The official announcement is here, for those who doubt this could have happened:
http://oktober23.kormany.hu/belugyminiszterium-2016

Lustration NOW!

webber
Guest

And at Fidesz’s official commemoration of 1956, former PM Boross gave a little speech about the crimes of American imperialism…
Nothing about what the Soviets did in 1956. Nothing about autocracy in Russia today. Nothing about Russian military attacks against neigboring nations (Georgia, and Ukraine). But American Imperialism.
That’s Fidesz. The KGB Agent Putin’s best friend in Europe.

Guest

Let’s see. We’re six decades on from the critical and dirty realities exhibited in ’56. It would appear now ‘imagination’ is now the awry and main contributor in developing new realities in a plunging Magyarorszag. Next up will be the US as the ‘evil empire’ in the history textbooks if it isn’t already. And Rossiya as the only harbinger of peace, love and understanding in a cruel world. And the violins and balalaikas play the sweet Rossiyan tune. Continue democracy? What? And throw away everything learned from the ‘goodfellas’ like Lenin, Stalin, Nikki, Kosygin, Brezhnev, Andropov, Putin, Kadar, Szalasi and Rakosi et al?

Arthur Klein
Guest

Yes!

Observer
Guest

Wow! Here they go again, fascists and communists like twin brothers who hate each other.
How lucky Hungary to have them both.

Bowen
Guest

I’m just leaving Kossuth Ter. Orban obviously heard the whistling. He looked very distressed. As did his faithful followers who left as quickly as they could, once Orban finished talking. Kossuth Ter half empty by the way. Only a limited number of people allowed near the central stage. Police blocking off the rest of the square. The Soviets would have been proud of Viktor

webber
Guest

Whistling and horns can clearly be heard – O. starts at about 12:07
http://www.atv.hu/belfold/20161023-kossuth-ter-orban-56-ra-emekezik-juhasz-futyulo-tuntetest-szervez

Observer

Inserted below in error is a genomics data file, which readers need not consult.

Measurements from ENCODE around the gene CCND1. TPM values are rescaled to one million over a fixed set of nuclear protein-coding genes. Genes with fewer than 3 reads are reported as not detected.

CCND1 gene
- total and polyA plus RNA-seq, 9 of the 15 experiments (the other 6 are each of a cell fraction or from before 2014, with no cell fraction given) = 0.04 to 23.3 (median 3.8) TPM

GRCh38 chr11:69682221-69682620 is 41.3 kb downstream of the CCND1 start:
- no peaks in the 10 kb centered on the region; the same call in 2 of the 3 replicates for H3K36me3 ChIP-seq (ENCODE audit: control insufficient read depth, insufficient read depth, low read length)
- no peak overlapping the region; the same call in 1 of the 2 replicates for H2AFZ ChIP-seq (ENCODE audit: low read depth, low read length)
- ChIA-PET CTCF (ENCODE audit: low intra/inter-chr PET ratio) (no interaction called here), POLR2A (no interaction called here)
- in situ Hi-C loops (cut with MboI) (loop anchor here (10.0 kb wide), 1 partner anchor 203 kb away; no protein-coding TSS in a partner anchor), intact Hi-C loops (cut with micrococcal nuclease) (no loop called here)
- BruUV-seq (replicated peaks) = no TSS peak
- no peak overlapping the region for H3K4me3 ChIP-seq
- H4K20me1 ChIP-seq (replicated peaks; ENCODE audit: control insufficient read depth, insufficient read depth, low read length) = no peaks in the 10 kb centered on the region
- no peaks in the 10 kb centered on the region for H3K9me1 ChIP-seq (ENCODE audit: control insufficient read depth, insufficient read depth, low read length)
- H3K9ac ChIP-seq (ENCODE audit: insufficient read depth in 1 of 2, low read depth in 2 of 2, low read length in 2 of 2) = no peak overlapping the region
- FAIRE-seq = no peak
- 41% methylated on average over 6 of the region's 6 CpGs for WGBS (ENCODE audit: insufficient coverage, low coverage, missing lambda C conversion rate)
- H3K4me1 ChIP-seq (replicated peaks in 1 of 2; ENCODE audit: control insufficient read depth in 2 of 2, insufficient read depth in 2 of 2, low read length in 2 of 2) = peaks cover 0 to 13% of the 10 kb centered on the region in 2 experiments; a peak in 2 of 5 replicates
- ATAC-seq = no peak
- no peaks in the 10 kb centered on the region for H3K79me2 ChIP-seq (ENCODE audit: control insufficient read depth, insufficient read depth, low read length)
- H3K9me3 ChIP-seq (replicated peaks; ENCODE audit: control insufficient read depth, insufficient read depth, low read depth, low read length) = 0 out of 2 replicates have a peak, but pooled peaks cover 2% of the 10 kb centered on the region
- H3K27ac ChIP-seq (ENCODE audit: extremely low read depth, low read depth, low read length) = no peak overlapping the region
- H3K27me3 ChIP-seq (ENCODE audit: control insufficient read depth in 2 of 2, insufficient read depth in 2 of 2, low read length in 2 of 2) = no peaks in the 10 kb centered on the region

Guest

Admittance to the central part was through private security checking bags, asking for whistles.

There were hundreds, repeat hundreds of police vehicled, incl unmarked ones.

Dozens of buses on two sides shipping supporters from the countryside.

Reality Check
Guest
tappanch
Guest

the content of your link is not accessible to a mortal like me.

Protesting historian Krisztian Ungvary was beaten:

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http://444.hu/2016/10/23/megutottek-a-sippal-a-szajaban-tunteto-ungvary-krisztiant

Guest

I do not know if what we see was inadvertant or deliberate. But the next time Mr. Ungvary practices his rights in a ‘democratic’ country I’d think it would help him if he is always sharp on his surroundings. We call it here as ‘heads up!’ It is not good to see his ver seeping from his eye. Under the circumstances he’s lucky more didn’t come out of his face. The alert word now apparently is ‘Vigyaz!’

Guest

Here in the village it was a day like any other Sunday, people working in their gardens – just those multiple interruptions of electricity from noon to three o’clock felt strange.

Bowen
Guest

Ungvary Krisztian (the historian) ends up with his face bloodied, for whistling at Orban.

http://444.hu/2016/10/23/megutottek-a-sippal-a-szajaban-tunteto-ungvary-krisztiant

tappanch
Guest

Orban had a bad day. I think propaganda minister Rogan will be forced to resign, and the fraudulent “bond for green card” scheme will be cancelled.

This way Orban will get the 7th amendment of his own “basic law” from Jobbik and Juhasz’s target, the scandalous Rogan will disappear.

PALIKA
Guest

The amendment is meaningless so if Jobbik gets Rogan’s scalp it sounds like a good deal.

Member